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Kathmandu,Wednesday, 12 May 2004


Dalits in Governance

Dev Raj Dahal, Friedrich-Ebert-Stiftung

The system of Dalits in South Asian nations has historical roots. Caste culture and religion, as dominant ideologies, tended to legitimize the subordination of Dalits into social hierarchy and social immobility. The cost of their exclusion from key structures of governance has neither been adequately documented nor have the impacts of the reform measures of the past on their lives been brought under critical scrutiny for the legislation of basic change.

Vision

The recent Reform Agendas articulated by the government, opposition forces and civil society of Nepal aim to rectify the historical disequilibrium of state- society relations and redress the plight of Dalits. These reformist goals can be achievable if political consensus on the reformist agendas conforms the social interests of people. Only in democracy, each individual irrespective of caste, class and gender distinction can deliberate and decide political matters of general concern. The historical and the existential experience of Dalits can be expected to unify them for collective action and seek the achievement of human development—liberation, entitlement, equal opportunities and equal outcome. Suffering of Dalits can be overcome by an educational process of critical self-learning and self-transcendence by themselves.

Basic Questions

Why the application of reason, science and democracy could not emancipate the life of Dalits in Nepal? Are unwritten social values sacred and above the political conception of equal citizenship defined in the Constitution? If human knowledge, needs and constraints are socially constructed, how democratic politics can help to satisfy the needs of Dalits and remove the barriers on the way to their empowerment? How are Nepal’s international human rights commitments, constitutional vision of creating a just society and the principles of subsidiarity inherent in Local Self-Governance Act are translated into the idea of Dalit empowerment?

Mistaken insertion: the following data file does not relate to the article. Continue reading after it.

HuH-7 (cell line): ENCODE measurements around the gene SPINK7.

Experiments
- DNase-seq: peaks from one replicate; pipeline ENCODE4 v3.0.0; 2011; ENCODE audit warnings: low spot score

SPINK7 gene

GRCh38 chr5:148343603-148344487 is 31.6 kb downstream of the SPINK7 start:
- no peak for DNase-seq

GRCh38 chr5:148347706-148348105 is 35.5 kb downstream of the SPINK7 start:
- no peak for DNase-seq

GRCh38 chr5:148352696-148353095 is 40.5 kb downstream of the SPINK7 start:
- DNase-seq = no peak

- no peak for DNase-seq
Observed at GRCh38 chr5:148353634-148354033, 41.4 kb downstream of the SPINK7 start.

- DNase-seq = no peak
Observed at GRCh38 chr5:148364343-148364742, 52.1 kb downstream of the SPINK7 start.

These questions are intrinsically related to structure of governance in Nepal. As governance concerns with legislating, maintaining, enforcing and evaluating rules and resolving latent and structural conflicts, its effectiveness lies in eliminating all forms of racial and social discrimination and securing equal justice to all the citizens. A genuine solution to the denial of Dalits from the superstructures of governance lies in making political power in Nepal proportional to its representativeness of the social diversity and social identities.

Democracy evokes the desires of every citizen to have greater say in local and national affairs and enables them to seek to apply knowledge and skills to control over the institution of governance by means of political interest, participation and representation. Consistency between development policies and development programs is needed to maintain a balance between the political integration and social integration of all subsidiary identities including Dalits.

Skewed Development

The general rationalization about the allocation of public resources indicates that money has been spent more on advocacy than improving the livelihoods of Dalits. The official policies also indicate that there is a lack of coherence among District Development Committee (DDC) plan, Millennium Development Goals (MDG) and Poverty Reduction Strategy Paper (PRSP). That the development performance of the governance below the target indicates an asymmetry between the public order and social justice. Another problem appears in effective monitoring, accountability and transparency of development outlays.